Carlsson-Sweeny believes that the observed rise in exploitative practices has been driven by a shortage of regional base-skill workers, coupled with increased price pressure.

Price said the Fair Work Ombudsman is currently surveying consumer opinion on the topic. Like other ethical sourcing issues, Price believes the result will reinforce what they already know: Australian consumers care more about ‘Australian made’ produce and animal welfare issues than worker rights.

“People do care, but they won’t change their purchasing to accommodate better wages and conditions for agricultural workers at home,” he said.

Price added that production cost versus retail price had to be watched carefully. He noted that when strawberries or milk are inexpensive, we can only hope people are being paid properly because the maths doesn’t point to it.

Jonathan Ivelaw-Chapman, CEO, Sedex, said the UK public have been educated about pricing by a campaign illustrating what farmers need to charge to cover their costs and receive a modest profit. He suggested that a similar awareness raising initiative could help in Australia.

Furthermore, he believes that a common problem for businesses is not having a holistic understanding of the issues involved.

“It requires investment in technology, processes and time that many firms aren’t prepared for,” he said.

Environment taking a back seat

Carlsson-Sweeny acknowledged that the environment seems to have dropped off as an issue in the West. However, he thought that fast fashion is at an inflection point regarding environmental and workers’ rights issues.

Textiles can be sewn anywhere, but most are made in China. To combat the surge in heavily polluting textile factories, China introduced its Comprehensive Water Pollution Control Plan in 2015. It has already had a major impact, with polluting factories shutting down and moving offshore.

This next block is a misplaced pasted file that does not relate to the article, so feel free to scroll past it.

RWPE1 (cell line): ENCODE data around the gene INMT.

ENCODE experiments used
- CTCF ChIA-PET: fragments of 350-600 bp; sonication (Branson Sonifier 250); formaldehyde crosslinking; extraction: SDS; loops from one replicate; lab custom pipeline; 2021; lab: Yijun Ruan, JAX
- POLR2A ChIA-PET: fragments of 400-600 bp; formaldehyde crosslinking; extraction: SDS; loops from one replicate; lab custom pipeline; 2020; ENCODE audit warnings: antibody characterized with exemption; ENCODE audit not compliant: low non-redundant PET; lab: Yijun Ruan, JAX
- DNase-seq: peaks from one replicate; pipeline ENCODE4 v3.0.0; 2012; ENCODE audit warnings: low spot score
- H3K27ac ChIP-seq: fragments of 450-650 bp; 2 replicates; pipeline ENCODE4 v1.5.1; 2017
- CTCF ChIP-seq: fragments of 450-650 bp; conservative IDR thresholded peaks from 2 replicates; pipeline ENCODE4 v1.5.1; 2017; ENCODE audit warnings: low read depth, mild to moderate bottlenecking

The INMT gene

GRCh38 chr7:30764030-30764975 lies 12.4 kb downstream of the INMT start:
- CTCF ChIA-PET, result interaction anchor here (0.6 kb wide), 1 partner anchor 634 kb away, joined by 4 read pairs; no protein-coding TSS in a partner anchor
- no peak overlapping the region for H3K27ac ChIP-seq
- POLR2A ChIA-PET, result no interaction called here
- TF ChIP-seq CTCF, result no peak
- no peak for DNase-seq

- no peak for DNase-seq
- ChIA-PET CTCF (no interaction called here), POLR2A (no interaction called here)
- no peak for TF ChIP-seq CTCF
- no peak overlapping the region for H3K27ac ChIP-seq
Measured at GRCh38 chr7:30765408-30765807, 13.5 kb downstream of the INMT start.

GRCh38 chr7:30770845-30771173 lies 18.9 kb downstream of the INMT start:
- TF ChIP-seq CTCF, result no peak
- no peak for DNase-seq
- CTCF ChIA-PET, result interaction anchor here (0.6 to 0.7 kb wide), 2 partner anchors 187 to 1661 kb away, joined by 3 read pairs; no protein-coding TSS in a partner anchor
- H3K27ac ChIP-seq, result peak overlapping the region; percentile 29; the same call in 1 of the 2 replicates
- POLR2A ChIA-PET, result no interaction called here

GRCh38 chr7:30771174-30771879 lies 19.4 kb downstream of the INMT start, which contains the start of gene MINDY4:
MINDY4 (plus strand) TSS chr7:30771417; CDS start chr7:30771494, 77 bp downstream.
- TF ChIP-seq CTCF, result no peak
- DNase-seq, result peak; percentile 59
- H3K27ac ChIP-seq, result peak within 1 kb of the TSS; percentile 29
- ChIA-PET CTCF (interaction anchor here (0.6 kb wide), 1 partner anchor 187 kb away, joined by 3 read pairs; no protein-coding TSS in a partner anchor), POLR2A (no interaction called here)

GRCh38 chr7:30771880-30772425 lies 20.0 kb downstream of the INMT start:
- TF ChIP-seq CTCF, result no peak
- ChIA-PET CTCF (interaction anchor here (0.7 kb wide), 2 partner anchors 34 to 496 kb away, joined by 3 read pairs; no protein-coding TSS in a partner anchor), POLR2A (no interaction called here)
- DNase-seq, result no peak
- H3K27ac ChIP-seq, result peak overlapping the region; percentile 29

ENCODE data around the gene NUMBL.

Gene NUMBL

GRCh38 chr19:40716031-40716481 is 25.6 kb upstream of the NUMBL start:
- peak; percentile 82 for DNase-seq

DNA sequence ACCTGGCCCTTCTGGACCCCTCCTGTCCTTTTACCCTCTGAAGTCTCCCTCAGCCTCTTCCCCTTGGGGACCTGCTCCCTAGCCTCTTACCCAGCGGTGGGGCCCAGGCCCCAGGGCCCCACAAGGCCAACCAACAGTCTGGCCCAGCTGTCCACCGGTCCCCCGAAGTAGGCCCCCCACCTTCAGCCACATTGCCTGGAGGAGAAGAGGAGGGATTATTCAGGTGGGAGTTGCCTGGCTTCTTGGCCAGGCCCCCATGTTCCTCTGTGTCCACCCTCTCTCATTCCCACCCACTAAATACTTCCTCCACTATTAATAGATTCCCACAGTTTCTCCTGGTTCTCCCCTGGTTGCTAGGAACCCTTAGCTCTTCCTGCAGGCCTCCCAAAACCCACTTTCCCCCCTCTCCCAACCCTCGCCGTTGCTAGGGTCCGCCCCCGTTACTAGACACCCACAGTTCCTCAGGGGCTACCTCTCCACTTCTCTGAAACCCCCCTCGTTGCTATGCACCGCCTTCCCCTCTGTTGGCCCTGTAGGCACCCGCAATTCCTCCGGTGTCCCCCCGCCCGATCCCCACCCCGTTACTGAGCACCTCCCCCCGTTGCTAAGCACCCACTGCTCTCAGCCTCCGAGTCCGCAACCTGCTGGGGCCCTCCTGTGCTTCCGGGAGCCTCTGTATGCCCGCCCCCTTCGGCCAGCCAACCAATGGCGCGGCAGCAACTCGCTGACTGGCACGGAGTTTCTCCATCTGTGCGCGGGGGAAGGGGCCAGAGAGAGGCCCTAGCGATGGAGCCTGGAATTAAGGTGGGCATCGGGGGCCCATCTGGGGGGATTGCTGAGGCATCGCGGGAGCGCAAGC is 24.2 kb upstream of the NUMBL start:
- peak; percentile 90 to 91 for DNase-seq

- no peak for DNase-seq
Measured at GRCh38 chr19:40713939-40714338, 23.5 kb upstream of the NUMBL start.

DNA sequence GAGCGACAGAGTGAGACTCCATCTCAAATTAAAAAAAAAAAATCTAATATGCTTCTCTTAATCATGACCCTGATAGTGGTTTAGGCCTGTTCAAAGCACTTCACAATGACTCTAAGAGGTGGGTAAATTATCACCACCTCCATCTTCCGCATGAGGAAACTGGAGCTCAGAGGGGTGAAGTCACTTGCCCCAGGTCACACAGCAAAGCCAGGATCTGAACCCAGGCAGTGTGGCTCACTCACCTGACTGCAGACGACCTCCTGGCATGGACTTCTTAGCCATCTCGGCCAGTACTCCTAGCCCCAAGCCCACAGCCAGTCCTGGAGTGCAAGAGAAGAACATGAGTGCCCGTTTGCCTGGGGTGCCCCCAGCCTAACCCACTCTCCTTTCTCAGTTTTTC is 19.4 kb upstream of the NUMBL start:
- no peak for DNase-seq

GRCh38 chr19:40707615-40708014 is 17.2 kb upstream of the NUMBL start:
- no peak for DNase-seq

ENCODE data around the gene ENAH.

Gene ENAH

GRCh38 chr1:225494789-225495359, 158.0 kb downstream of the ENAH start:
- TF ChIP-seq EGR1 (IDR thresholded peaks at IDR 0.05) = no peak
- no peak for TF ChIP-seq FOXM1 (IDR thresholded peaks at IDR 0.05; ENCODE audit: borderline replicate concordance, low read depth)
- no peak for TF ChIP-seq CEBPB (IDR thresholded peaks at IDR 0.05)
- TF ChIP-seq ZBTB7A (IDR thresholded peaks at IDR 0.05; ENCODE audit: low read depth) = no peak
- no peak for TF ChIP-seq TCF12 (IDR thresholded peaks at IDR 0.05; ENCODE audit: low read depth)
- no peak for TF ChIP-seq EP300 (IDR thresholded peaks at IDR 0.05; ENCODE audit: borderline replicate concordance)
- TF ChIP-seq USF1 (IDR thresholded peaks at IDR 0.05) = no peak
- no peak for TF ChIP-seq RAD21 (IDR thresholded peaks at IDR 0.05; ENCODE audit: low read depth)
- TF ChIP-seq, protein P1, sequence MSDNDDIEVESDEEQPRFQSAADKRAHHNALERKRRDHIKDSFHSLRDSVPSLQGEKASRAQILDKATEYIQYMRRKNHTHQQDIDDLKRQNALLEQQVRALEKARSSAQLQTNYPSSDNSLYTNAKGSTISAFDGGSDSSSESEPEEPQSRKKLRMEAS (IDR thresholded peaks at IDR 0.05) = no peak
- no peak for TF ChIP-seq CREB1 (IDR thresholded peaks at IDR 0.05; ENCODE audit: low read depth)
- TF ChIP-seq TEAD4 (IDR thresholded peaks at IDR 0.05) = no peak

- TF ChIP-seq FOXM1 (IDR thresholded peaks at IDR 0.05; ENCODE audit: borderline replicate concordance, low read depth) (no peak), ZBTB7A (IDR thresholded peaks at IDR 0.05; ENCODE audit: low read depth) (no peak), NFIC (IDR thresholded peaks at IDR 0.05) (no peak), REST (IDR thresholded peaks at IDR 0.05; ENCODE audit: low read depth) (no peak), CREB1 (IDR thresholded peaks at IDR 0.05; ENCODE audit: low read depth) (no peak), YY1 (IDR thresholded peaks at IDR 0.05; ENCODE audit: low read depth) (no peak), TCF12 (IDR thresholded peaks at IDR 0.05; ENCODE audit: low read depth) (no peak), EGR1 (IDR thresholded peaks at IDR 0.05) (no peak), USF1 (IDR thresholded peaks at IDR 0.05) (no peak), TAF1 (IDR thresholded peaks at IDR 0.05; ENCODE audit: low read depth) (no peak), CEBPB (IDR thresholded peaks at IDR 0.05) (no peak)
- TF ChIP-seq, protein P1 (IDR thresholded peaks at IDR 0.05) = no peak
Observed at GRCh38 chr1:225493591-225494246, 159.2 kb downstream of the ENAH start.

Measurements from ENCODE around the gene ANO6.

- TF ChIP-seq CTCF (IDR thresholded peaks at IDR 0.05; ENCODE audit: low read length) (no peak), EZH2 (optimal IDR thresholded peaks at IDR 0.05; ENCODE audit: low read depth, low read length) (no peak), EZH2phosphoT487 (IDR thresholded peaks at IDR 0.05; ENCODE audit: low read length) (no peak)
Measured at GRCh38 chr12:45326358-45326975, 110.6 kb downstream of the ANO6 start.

“The problem is that any cost inflation needs to be absorbed. If environmental cost rises are absorbed by the manufacturer, there is less chance of a living wage for workers,” he said.

Sedex’s Ivelaw-Chapman added that the Chinese Government is aware of the ethical growing issues around tertiary outsourcing from China. He also recommended that organisations honestly appraise the cut-throat retail environment, and consider how much pressure they can expect from shareholders, suppliers and customers to ensure environmental issues remain top of mind in today’s business models.

David Jones’ Quaintance-Jones added that while the environment had fallen off its radar in the past, Baptist World Aid is adding environmental metrics into its next report and this will result in a shift in company engagement.

Negotiating better outcomes

Both Quaintance-James and Carlsson-Sweeny think it’s important for Australia to learn from other Western countries.

“We’re pretty similar, so look for lessons and hold yourself accountable to international standards,” said Quaintance-James.

Carlsson-Sweeny gave the example of a company that negotiated improved worker terms by offering to free up the supplier’s capital in return. He acknowledged that vertically integrated brands have more leverage in negotiations and advised companies to consolidate their supply chain to increase their influence.

However, the real starting point for all businesses is to thoroughly map out a supply chain and prioritise where the most significant risks are, starting with home brands.